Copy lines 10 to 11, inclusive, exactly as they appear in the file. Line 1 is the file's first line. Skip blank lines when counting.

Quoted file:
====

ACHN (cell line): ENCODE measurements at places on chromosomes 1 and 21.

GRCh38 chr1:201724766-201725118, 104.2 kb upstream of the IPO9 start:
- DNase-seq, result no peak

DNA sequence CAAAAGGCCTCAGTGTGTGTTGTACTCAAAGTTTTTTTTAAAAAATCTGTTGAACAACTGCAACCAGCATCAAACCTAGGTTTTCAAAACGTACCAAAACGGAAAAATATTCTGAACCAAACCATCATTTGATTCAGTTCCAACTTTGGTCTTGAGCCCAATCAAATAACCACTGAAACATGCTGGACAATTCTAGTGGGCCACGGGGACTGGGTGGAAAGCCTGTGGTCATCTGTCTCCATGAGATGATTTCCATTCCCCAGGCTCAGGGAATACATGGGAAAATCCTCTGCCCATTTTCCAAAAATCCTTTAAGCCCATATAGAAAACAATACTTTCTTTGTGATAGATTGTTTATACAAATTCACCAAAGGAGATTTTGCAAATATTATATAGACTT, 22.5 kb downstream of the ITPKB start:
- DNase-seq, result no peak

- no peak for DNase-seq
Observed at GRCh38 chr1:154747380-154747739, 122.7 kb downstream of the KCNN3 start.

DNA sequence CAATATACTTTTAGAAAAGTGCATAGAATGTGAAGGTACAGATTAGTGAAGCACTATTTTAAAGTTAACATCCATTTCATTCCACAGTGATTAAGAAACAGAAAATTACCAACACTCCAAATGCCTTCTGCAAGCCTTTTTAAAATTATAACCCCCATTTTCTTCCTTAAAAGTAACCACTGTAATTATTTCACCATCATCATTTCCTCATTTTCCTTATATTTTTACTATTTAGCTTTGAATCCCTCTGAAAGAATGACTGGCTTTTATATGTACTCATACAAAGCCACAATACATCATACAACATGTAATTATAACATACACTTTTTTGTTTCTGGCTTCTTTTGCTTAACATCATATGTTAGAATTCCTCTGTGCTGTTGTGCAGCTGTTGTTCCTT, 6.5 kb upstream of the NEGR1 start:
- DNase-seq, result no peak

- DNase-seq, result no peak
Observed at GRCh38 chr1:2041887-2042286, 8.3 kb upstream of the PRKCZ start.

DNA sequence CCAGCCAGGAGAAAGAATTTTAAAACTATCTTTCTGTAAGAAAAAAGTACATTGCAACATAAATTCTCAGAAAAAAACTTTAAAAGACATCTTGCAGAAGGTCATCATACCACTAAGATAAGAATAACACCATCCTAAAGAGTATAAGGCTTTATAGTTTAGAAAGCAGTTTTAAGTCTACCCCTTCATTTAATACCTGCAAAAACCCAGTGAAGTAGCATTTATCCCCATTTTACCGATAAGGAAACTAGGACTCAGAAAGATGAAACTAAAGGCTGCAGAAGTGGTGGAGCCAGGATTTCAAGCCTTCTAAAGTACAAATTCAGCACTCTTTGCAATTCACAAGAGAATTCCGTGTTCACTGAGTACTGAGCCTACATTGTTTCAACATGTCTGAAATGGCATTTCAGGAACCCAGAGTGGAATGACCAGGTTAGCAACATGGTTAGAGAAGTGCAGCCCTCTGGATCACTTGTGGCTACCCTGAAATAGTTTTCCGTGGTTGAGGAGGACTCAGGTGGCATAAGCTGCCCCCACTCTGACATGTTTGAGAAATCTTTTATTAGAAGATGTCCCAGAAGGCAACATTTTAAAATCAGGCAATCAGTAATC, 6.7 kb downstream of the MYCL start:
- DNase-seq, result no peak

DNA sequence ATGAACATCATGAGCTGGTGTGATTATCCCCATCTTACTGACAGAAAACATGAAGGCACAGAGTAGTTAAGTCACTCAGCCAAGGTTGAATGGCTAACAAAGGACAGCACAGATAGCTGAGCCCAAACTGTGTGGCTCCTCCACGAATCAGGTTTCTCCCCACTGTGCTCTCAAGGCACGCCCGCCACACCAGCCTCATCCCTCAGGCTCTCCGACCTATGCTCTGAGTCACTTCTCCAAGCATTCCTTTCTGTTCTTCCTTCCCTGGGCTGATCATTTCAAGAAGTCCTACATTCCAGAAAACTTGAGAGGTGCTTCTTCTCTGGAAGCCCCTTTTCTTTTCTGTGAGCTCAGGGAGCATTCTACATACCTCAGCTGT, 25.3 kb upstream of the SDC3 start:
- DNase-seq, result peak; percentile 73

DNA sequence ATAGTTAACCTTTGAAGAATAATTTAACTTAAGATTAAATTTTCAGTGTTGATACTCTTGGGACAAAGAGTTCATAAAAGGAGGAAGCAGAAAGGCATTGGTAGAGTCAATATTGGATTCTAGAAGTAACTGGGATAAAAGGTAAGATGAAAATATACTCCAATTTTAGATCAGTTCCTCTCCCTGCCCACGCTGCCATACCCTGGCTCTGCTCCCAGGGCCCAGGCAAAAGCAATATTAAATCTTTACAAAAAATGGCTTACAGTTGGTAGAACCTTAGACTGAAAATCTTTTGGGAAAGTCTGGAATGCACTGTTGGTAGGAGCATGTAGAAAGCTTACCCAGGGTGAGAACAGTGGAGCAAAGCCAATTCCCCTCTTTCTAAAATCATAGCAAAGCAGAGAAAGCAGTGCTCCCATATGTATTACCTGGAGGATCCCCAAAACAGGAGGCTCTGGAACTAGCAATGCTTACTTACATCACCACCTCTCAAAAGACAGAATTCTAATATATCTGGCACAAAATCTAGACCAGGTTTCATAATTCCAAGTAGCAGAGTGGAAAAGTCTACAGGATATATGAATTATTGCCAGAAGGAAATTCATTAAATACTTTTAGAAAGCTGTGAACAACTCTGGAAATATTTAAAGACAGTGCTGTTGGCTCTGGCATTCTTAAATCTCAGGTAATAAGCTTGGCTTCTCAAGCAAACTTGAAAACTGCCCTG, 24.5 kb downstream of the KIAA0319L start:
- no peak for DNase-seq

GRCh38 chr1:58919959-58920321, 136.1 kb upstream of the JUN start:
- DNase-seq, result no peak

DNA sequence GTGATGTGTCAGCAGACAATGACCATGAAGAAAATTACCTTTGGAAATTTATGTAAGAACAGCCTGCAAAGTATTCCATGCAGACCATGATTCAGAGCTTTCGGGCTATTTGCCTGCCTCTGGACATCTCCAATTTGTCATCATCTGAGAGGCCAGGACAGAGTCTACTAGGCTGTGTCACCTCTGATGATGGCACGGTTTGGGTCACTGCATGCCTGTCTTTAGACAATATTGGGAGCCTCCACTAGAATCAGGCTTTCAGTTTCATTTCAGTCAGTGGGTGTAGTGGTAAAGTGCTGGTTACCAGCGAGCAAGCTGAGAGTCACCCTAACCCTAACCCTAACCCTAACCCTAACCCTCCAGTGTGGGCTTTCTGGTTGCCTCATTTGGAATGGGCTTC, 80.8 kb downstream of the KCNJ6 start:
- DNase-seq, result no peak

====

- DNase-seq, result no peak
Observed at GRCh38 chr1:2041887-2042286, 8.3 kb upstream of the PRKCZ start.